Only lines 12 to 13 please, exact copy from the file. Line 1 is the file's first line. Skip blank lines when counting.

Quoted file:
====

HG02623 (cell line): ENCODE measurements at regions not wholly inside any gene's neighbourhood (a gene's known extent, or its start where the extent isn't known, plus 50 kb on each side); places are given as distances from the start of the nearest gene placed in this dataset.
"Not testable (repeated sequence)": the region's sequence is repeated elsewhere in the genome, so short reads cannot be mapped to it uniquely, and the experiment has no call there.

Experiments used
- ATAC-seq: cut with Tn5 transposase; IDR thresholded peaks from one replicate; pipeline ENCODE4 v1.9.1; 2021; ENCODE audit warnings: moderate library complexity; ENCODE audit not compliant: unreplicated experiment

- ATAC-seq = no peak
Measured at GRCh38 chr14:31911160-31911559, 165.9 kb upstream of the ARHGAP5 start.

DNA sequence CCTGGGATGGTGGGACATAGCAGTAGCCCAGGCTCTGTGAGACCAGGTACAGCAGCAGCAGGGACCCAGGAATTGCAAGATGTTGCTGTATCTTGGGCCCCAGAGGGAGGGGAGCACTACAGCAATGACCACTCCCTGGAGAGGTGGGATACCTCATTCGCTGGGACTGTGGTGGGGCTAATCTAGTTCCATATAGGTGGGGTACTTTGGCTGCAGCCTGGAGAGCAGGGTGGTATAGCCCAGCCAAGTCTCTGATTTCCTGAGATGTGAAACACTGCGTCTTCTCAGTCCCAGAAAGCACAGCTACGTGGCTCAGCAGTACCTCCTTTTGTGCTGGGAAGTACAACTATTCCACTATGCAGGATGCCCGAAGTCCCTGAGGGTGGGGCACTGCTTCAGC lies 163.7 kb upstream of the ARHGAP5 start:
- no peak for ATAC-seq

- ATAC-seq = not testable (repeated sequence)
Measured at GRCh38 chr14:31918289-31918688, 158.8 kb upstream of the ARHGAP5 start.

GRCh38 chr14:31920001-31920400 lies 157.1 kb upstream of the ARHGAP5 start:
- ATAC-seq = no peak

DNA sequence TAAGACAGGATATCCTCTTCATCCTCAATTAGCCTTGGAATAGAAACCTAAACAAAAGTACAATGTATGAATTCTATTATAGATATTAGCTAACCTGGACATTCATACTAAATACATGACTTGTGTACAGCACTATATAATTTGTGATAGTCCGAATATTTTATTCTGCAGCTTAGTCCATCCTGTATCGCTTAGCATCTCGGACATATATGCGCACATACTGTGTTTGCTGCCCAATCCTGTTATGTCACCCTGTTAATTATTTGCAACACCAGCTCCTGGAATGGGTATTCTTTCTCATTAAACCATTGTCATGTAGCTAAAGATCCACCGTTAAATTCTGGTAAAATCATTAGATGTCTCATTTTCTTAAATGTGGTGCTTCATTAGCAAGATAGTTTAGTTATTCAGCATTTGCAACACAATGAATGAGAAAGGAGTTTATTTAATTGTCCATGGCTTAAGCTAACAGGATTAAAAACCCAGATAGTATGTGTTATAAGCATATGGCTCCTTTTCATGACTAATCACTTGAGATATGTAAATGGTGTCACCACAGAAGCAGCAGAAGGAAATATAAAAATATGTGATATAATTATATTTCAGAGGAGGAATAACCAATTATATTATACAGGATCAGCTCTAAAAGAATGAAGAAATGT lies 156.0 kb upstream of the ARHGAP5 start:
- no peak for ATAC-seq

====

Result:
- ATAC-seq = no peak

DNA sequence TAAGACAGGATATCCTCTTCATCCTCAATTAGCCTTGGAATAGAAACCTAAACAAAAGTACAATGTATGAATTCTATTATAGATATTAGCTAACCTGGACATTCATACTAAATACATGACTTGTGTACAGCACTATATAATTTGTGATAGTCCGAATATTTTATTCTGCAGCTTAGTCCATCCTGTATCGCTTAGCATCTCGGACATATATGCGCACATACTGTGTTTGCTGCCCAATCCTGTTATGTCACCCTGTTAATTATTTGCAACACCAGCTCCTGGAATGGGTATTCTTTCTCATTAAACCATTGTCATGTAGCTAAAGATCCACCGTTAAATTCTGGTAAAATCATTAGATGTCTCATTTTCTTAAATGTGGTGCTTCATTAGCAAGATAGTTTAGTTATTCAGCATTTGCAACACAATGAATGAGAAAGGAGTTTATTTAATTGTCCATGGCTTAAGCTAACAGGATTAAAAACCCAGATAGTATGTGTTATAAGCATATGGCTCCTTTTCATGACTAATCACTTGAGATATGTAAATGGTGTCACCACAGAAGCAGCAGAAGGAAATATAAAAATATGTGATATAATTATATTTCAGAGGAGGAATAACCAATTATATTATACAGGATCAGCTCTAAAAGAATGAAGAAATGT lies 156.0 kb upstream of the ARHGAP5 start: